The Negative of a Person: Media, Image and Authenticity in Sylvia Plath’s The Bell Jar

  • Stan Smith


Marilyn Monroe is reported to have said that being photographed gave her a ‘womby-tomby feeling’. Characteristically, Norman Mailer interprets this as the expression of a larger identity-crisis in the modern American self. In the photograph, as in death, the subject is expropriated into pure objectivity: the person becomes an image. Yet the image on the movie-screen or in the girlie-magazine continues to go through the motions, a sex-object not released by the death of its original, in a strange post-mortem limbo which is the secular equivalent of Yeats’s artifice of eternity: ‘I call it deathin-life and life-in-death.’ Monroe’s own suicide, in this analysis, would seem to be linked intimately with her status as pin-up and movie-star. What I wish to consider here is the link between suicide and the manufacture of graven images in the work of Sylvia Plath, as the symptom of a characteristically American dilemma: a dilemma focused in Monroe’s representative and pathetic destiny.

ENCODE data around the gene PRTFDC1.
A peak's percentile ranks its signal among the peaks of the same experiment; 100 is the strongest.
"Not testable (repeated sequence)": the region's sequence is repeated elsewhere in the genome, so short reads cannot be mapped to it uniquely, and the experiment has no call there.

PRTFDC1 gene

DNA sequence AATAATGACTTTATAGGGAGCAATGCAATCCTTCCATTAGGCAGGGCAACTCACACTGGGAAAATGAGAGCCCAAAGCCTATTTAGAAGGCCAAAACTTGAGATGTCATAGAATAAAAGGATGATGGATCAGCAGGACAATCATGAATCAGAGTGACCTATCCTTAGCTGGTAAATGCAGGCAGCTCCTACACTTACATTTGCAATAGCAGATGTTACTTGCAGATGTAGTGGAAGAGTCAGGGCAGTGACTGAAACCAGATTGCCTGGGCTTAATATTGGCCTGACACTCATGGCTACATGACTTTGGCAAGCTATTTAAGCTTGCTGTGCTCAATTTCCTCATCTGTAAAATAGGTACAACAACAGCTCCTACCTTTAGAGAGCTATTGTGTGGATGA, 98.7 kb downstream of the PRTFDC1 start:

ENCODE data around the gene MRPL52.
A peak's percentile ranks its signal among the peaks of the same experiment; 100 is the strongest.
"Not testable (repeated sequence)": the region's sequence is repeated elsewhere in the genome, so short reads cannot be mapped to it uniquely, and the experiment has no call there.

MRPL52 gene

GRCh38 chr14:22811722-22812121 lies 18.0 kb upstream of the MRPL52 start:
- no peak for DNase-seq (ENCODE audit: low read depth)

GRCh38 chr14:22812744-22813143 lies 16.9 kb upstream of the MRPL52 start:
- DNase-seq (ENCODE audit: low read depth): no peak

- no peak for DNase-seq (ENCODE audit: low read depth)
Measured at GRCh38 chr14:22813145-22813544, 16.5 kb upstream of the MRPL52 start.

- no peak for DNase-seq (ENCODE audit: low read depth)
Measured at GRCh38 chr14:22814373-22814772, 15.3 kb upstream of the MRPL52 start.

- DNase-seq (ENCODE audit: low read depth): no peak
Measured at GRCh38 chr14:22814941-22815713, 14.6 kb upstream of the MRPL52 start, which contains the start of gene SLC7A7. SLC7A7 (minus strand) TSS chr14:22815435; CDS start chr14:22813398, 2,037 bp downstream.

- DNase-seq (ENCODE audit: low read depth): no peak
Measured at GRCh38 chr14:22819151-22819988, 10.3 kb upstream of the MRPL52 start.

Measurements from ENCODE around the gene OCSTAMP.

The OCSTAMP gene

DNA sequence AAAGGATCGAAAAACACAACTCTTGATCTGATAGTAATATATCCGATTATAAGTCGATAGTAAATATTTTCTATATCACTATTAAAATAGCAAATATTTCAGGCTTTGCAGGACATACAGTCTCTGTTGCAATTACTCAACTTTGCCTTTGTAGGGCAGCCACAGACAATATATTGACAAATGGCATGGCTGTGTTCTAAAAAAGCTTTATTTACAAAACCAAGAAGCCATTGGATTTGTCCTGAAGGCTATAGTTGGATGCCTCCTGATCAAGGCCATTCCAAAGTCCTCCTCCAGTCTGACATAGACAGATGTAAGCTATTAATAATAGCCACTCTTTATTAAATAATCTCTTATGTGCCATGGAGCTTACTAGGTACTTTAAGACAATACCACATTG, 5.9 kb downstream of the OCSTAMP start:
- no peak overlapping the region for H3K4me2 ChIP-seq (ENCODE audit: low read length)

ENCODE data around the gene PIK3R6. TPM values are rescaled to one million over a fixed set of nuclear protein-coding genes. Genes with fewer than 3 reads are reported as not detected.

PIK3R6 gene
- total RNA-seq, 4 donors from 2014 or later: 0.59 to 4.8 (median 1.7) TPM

Opening Paragraph Totalitarian State American Dilemma Pure Objectivity American Flag 
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  1. 2.
    Betty Friedan, The Feminine Mystique (New York: W. W. Norton, 1963; Harmondsworth, Middx: Penguin, 1986) p. 2.Google Scholar

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© Palgrave Macmillan, a division of Macmillan Publishers Limited 1991

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  • Stan Smith

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